Alexandra Lemp, left, and Ed Bengtson pause for a photo July 1 outside Lemp’s home after Bengtson presented a framed diploma to her during the RazorBug Diploma Tour. Lemp studied online for a master’s degree in educational leadership from the U of A. The tour celebrated the successes of students who studied in online degree programs.
Alexandra Lemp teaches art at Ozark High School, and she wants to bring an arts educator’s perspective to school administration someday. She chose an online master’s degree from the U of A so she could continue teaching at Ozark while earning the degree that can move her into educational leadership.
“Most of my students will not work in the arts as a career,” Lemp said. “But the arts teach you critical thinking, problem-solving and communication skills, both visual and verbal.”
On July 1, U of A faculty and staff members traveled to the River Valley to continue the RazorBug Diploma Tour started in June to celebrate the success of U of A students who studied in online degree programs. Ed Bengtson, head of the Department of Curriculum and Instruction, traveled from Fayetteville to present Lemp’s framed diploma in a ceremony in the front yard of her Fort Smith home. He was the first person she talked with – by phone – when she enrolled in the program two years before.
“I am excited,” Lemp said. “This is really cool. It feels a little more final. My professors were fantastic, especially Christy Smith (teaching assistant professor). They were encouraging and accommodating.”
Her mother and one of her sisters watched the presentation, and her black cat, Kefi, peeked from the picture window of the house.
“My family definitely has been a huge support,” Lemp said. “I had a couple of meltdowns, times they brought me dinner, times I was late to family events, usually because I had fallen asleep. Education is my passion, and it was hard, but I enjoyed it, and I believe it’s highly important.”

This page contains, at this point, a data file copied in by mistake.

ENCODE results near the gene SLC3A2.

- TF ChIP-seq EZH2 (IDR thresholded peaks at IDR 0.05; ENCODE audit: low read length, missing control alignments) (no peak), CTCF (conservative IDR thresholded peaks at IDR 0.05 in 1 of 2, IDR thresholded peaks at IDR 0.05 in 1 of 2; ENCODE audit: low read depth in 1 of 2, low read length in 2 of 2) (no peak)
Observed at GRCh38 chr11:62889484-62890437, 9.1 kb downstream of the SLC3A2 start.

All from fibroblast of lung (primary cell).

Lemp was in the first class to graduate from the new School of Art at the U of A, and she wanted to continue her education at the U of A. She initially enrolled in the Master of Arts in Teaching program in social studies but decided the educational leadership master’s degree would be more useful to her in the long run. She was already certified to teach history.
Lemp told Bengtson after the presentation that she has more of a mindset of the future now, where she’d like to see her school district go and the direction of public education as a whole. One of her favorite aspects of the online master’s program was having what she described as higher-level discussions about such broader views.
“I have definitely become more aware of the administrator’s point of view,” she said. “I look at the organization as a whole, not just my class, and how my teaching influences the school culture as a whole.”
More than 440 students who studied in online degree programs applied for graduation from the U of A in May.
U of A faculty and staff members traveled throughout south Arkansas and the River Valley for two weeks in the RazorBug Diploma Tour to present diplomas to some of the recent graduates who earned degrees in online programs. The RazorBug is a converted red Volkswagen Beetle that sports a Razorback snout, tail and razor-edged spine. It has been used for recruitment and special events since 2005.
The RazorBug Diploma Tour was organized by the U of A’s Global Campus. The Global Campus works with academic colleges to offer more than 75 online degree, certificate, microcertificate and licensure programs. For more information about U of A ONLINE, please visit online.uark.edu.